State-of-the-art tunnel kiln goes into operation in Höhr-Grenzhausen (GERMANY)
It would have been the kind of ceremony that occurs maybe once a decade at Steuler. Representatives from the political and business worlds, press, academia and relevant industry sectors would have convened to celebrate the special occasion in a fitting manner. The inaugural lighting of a tunnel kiln is a rare and very special event for a ceramics’ manufacturer. After all, such a high-performance kiln only begins operation once and ideally runs for decades without interruption.
Due to Covid-19 restrictions, the ceremonial lighting of the 96-metre-long kiln took place under somewhat different circumstances, however. With around 80 representatives from all business divisions of the Steuler Group present, it was a rather small group that had the opportunity to witness the special event under strict hygiene regulations and usher in a new era of firing technology at Steuler.
"In extraordinary times like these, it is important to remain confident and focus on the future. This investment serves to underscore our forward-looking approach", is how Michael Steuler, Managing Director of Steuler Holding and Ulf Frohneberg, Managing Director of STEULER-KCH Materials summed things up.
The state-of-the-art high-performance tunnel kiln – which will create new jobs and increase the production capacity in Höhr-Grenzhausen by around 8,000 tonnes per annum – has been in operation since the 18th of August 2020. With immediate effect, Steuler's Höhr-Grenzhausen and Breitscheid factories now have the kiln capacity to manufacture a total of 60,000 tonnes of special refractory and acid-resistant bricks a year.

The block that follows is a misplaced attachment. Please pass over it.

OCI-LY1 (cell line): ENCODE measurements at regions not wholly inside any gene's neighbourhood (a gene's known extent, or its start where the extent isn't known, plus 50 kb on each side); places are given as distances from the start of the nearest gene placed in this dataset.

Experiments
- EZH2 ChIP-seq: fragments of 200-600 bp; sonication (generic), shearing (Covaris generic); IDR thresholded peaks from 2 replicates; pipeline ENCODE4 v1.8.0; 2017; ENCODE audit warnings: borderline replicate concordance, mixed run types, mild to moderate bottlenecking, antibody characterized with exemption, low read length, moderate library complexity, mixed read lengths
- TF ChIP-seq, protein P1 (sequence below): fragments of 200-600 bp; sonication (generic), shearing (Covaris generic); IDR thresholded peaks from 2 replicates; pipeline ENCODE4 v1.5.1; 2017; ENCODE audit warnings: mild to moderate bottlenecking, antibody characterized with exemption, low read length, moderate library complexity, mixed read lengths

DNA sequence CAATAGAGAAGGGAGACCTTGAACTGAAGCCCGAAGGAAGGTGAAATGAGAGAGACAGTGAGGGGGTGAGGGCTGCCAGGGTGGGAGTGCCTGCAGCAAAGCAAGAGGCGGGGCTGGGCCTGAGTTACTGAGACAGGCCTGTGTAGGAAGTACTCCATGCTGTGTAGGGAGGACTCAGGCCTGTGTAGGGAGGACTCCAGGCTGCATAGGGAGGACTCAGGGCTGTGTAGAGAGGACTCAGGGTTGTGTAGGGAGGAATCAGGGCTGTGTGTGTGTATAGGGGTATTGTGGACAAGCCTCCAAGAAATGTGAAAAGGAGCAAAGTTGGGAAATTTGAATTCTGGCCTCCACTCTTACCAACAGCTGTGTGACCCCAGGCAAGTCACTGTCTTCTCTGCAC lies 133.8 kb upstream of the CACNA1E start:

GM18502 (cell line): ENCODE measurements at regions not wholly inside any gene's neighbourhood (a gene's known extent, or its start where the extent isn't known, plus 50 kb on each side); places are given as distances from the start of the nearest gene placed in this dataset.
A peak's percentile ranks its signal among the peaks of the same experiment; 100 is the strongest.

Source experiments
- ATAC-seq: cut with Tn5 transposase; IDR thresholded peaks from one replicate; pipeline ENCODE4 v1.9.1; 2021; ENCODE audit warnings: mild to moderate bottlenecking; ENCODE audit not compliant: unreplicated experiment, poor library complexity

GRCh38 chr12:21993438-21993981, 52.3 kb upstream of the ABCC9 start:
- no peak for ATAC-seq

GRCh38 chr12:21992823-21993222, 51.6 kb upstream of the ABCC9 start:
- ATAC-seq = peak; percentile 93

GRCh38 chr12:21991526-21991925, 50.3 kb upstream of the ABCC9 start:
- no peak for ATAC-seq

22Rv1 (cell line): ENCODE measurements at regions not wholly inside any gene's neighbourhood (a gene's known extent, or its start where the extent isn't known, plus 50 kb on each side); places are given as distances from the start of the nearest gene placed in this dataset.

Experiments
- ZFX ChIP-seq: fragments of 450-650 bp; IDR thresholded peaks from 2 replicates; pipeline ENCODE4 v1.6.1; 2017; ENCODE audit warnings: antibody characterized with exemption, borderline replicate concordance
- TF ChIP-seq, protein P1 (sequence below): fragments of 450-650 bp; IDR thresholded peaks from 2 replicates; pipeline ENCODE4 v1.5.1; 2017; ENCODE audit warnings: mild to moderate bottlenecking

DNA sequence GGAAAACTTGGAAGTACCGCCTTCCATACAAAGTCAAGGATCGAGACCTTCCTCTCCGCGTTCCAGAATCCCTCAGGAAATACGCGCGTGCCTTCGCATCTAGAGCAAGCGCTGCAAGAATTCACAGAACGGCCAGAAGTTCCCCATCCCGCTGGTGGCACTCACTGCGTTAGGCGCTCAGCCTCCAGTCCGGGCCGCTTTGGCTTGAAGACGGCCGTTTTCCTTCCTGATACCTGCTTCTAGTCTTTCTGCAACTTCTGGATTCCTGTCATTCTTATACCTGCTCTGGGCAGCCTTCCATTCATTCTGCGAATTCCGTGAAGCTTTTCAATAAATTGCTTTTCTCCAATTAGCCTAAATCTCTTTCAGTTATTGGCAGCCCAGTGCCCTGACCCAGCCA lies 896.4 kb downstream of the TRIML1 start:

The new kiln will save up to 500,000 EUR in gas costs annually – while simultaneously increasing output. Thanks to its intelligent heat recovery system, the waste heat from the kiln operating at 1,350°C will be used for drying, heating the buildings and producing hot water. Because the kiln and ancillary facilities operate with such remarkable energy efficiency, the project was subsidised by the KfW (Credit Institute for Reconstruction).
The huge investment was accompanied over the past 17 months by comprehensive civil engineering works along the disused railway tracks and costly adaptation of the infrastructure for operating the kiln: The preparation area, presses, storage areas and packing lines in Höhr-Grenzhausen had to be thoroughly modernised and scaled up in order to cope with the larger capacity of the new kiln. The technicians from the kiln manufacturer Grün S.R.O. from Karlsbad (Czech Republic) were responsible for the installation and commissioning of the new kiln, and spent the past few weeks engaged in intensive preparation work at the Höhr-Grenzhausen site.
As soon as the new kiln has reached its final firing temperature after around eight days, its predecessor dating from 1951 can then be retired – it has only had to be shut down five times over the entire course of its service life. An efficient packing line including stretch-wrapping system will soon stand in its place and the raw material boxes are still to be converted in the next step. The increased kiln output requires greater storage space, so an area of 7,500 m² is being created for order picking too. Once all construction works have been completed, the grounds will be replanted. In order to restore the overall appearance of the landscape, a tree-lined avenue will be planted on the area that had to be cleared.
In the next few days, a video with fascinating shots of the interior of the kiln is now available on YouTube.
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